After some 70 master sommelier candidates from 20 states and two countries hit the books for months, tasted, spit and subjected their palates to a barrage of familiar and obscure wines, only one of them came home with the coveted Master Sommelier Diploma this year. He is Nick Hetzel from Sage restaurant at Aria Resort and Casino in Las Vegas.
To achieve the title master sommelier from the Court of Master Sommeliers is, obviously, no mean feat. Candidates must have successfully passed three previous stages: the Introductory, Certified and Advanced exams.
According to a release from the Court of Master Sommeliers, the invitation-only Master Sommelier Diploma Exam "consists of three sections, including a theory examination, blind tasting and practical service component." To earn the master sommelier title, candidates have to receive passing scores in all three. The exam was held in Dallas two weeks ago.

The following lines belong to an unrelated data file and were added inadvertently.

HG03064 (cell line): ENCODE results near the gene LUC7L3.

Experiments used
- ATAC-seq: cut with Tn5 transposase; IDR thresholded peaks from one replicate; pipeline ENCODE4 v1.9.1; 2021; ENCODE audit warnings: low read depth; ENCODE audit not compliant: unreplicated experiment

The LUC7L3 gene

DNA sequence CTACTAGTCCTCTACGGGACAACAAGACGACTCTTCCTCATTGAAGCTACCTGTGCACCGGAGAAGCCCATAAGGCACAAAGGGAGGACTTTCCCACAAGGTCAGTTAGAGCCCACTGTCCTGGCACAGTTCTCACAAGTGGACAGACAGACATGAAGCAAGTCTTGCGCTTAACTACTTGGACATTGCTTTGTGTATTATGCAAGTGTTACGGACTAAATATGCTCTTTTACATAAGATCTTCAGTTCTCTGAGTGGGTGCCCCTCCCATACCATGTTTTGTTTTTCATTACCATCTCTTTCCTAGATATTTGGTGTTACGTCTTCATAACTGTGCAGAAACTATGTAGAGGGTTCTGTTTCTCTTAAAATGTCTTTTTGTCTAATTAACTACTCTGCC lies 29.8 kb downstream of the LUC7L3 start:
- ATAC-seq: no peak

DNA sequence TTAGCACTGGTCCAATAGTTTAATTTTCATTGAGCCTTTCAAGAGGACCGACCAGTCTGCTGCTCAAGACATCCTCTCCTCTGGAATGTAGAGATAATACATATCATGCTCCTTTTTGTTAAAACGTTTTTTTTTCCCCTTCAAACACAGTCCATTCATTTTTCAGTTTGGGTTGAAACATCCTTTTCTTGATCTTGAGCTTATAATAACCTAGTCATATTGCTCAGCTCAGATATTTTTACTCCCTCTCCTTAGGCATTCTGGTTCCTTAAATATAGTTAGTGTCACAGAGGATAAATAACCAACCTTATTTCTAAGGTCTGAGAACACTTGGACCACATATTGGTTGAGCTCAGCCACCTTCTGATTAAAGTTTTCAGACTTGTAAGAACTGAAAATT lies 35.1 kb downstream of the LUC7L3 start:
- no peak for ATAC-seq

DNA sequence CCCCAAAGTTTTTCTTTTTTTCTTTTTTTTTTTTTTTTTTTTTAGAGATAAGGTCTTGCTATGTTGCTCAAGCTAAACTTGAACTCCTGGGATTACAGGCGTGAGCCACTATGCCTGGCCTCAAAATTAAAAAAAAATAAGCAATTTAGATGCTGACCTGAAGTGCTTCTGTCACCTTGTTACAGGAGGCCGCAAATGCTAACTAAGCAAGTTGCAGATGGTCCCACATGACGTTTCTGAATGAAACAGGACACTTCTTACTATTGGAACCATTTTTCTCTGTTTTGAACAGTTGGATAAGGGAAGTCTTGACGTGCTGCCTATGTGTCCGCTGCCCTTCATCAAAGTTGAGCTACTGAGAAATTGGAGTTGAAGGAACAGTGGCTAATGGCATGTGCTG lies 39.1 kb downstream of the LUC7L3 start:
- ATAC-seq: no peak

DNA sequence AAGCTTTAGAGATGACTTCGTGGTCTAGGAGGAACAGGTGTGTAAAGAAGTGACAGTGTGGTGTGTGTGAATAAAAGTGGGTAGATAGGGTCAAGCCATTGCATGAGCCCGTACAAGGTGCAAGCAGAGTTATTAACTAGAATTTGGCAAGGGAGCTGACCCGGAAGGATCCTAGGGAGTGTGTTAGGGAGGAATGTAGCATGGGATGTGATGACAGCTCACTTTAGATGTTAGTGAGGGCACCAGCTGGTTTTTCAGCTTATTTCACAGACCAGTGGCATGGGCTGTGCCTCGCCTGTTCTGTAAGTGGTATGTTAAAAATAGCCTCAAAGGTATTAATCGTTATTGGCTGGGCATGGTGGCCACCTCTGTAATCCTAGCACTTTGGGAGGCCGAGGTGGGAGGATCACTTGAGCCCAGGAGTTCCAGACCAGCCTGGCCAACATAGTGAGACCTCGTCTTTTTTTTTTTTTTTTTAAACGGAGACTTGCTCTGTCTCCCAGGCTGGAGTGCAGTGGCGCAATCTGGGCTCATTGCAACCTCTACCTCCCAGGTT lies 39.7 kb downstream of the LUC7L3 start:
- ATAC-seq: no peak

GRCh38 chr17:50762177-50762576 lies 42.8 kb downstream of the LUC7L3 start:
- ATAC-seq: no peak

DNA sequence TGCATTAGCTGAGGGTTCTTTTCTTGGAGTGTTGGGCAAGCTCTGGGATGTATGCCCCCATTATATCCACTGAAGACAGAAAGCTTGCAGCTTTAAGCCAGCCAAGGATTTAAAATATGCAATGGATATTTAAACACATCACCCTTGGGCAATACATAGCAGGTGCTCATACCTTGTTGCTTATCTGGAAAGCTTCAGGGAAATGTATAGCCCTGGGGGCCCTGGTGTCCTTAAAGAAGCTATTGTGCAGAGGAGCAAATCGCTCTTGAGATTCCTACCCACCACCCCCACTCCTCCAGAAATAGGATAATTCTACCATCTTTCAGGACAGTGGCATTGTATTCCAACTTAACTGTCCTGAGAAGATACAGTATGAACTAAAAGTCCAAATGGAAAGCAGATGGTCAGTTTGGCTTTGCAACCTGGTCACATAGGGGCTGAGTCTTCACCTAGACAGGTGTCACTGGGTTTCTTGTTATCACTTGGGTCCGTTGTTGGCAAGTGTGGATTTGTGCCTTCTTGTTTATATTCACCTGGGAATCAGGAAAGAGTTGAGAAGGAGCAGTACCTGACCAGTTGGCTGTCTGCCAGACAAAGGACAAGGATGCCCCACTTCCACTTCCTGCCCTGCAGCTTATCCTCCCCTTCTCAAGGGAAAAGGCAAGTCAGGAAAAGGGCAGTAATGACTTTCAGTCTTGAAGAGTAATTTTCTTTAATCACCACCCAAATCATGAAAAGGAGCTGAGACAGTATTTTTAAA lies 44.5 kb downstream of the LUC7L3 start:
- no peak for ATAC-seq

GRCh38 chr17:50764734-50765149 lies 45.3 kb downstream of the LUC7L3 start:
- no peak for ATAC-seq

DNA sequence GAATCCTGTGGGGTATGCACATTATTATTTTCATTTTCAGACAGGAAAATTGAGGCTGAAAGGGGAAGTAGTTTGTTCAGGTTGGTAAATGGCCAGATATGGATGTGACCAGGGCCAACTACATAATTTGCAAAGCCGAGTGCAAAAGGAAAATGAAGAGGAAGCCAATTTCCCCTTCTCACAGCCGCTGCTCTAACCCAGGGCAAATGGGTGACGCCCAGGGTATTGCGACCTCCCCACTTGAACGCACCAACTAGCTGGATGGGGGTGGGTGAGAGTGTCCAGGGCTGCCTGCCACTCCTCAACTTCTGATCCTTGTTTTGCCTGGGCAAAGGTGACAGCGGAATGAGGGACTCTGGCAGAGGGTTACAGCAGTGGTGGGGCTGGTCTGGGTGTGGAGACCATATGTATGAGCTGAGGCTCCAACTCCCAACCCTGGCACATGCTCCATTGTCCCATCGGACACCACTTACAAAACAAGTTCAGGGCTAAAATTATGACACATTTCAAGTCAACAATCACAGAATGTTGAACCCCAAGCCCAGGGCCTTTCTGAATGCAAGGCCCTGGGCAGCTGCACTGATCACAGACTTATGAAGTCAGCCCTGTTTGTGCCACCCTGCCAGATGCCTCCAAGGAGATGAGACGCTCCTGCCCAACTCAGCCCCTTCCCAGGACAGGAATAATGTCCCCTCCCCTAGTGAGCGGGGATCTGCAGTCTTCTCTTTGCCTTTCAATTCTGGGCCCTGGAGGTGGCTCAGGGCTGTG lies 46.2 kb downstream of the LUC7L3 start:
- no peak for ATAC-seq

Greg Harrington, chairman of the Court of Master Sommeliers, Americas, said in a statement: "On behalf of the entire Court, I want to deeply and sincerely applaud the efforts of all the candidates who had the courage to take the Masters' Exam. It's an honor to be in their presence, and just getting to the exam is an immense achievement. I look forward to continuing to be a part of the journeys of these amazing men and women, and I look forward to the day that each and every one of them achieves their goal of becoming a Master Sommelier."
To see what the candidates put themselves through preparing for the exam, watch Jason Wise's recent film "Somm." It may still be in some theaters, but is also available to watch on iTunes. You may never approach a glass of wine in the same way again.
It's worth knowing that since the Court of Master Sommeliers was established in England in 1977 and the first Master Sommelier Diploma Exam was held in the United States in 1987, only 134 candidates have passed. (There are just 202 professionals with the title worldwide.)
For this exam, it's try, try and try again.